And the more I thought about these issues, the more convinced I became that the cost--in terms of time shopping, time cooking, and the sometimes higher prices--were all worth it. The meals I cooked, and served to the love of my life, to my friends and family, and to myself--these meals are acts of love and faith. They say, to myself and to the world, that I believe in particular set of social and environmental concerns, that I am acting on and embodying my beliefs to the best of my ability.
I know that I can't always be totally ethically satisfied in my food shopping--sometimes you need to buy a certain thing, and it's out of season and so has to be imported from California or Mexico. And I know that sometimes you need to take a shortcut and have to buy prepared salad dressing rather than make your own. But I also know that once I devoted spending all day Sunday to cooking for the week--making a roast chicken or a stew, making 15 burritos and freezing them, cooking up some greens and some rice to last for the next few days...those Sundays were days filled with love and creativity, meditation and singing. Those were days that I was feeding myself and my wife, caring for us and thinking about the days ahead.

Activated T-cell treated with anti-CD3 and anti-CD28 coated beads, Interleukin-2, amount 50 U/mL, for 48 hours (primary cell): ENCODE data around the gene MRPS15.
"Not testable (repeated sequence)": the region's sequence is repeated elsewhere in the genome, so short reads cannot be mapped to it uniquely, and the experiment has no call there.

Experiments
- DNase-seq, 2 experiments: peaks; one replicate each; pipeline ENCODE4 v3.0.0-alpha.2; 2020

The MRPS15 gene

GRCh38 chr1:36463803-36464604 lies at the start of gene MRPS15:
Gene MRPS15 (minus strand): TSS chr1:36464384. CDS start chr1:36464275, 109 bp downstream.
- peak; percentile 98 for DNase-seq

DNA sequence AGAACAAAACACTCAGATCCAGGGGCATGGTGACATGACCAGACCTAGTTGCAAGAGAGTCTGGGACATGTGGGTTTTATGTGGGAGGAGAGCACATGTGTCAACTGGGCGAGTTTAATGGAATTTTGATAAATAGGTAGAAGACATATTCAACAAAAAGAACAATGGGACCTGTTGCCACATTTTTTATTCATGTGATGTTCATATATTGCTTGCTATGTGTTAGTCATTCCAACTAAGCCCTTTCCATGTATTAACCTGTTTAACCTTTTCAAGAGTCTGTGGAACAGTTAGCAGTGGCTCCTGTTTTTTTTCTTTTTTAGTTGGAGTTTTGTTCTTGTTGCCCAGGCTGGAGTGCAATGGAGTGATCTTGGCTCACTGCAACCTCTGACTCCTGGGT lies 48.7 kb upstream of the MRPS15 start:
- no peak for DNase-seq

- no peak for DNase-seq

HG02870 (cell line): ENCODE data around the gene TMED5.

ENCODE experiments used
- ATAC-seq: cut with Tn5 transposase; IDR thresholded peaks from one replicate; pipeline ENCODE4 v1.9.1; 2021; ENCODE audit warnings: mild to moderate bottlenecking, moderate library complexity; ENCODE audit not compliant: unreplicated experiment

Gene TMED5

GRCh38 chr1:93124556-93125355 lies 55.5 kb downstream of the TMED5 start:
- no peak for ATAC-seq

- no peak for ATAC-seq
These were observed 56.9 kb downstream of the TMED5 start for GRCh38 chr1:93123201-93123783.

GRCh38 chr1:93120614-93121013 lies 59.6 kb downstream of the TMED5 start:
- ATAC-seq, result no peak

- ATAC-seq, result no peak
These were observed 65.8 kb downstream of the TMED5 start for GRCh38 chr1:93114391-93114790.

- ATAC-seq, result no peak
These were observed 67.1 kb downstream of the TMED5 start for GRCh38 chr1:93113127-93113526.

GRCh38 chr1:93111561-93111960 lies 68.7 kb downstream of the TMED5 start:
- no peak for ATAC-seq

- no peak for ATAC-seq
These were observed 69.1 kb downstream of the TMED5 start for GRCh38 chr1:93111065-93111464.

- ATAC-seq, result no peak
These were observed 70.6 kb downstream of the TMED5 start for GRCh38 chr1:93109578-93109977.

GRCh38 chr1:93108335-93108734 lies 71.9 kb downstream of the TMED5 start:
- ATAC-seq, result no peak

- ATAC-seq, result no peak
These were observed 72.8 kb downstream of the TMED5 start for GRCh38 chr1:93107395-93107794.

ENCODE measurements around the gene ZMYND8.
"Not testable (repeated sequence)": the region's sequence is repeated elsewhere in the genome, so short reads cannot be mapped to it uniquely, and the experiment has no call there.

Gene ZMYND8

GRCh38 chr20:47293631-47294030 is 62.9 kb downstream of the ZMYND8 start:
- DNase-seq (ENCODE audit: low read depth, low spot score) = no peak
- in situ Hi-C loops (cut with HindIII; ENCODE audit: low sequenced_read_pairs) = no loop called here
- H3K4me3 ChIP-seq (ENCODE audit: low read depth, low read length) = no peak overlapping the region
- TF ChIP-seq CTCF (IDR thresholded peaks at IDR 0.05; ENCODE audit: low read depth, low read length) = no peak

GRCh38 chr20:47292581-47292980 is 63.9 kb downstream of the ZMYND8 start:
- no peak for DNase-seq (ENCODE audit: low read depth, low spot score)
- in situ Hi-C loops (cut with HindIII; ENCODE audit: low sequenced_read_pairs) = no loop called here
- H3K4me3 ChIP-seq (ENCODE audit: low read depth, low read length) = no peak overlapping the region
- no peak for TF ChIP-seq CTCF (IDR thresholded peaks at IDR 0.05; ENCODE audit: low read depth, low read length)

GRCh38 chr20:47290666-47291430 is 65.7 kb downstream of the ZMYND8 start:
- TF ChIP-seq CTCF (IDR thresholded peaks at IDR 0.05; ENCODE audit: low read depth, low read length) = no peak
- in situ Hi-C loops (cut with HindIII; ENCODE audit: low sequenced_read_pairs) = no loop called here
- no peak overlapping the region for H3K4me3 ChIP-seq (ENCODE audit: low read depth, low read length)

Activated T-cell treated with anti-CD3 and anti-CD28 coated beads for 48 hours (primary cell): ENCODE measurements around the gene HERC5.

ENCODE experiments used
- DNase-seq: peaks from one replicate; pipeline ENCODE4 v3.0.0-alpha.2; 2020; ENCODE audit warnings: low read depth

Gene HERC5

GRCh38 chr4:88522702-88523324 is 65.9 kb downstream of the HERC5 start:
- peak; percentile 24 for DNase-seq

Perhaps it's a bit ironic that my journey deeper into my love of food and the ethics of food production has led me to move to a farm and away from my partner, who is still working in the city. We will see each other on weekends, and I'll come to the city for a "date night" every week. But I don't feel separated from her at all, and I think it's important for me to find a new path, a new profession that can feed me, and us, for the long term. So, for now, I'm learning about farming, about squashing pests by hand, about making yogurt from raw milk, about mulching and compost and mycelium, and about the wider networks of people and organizations interested in food, farming, food politics, and the future. I'll be writing about all of these topics in the weeks to come.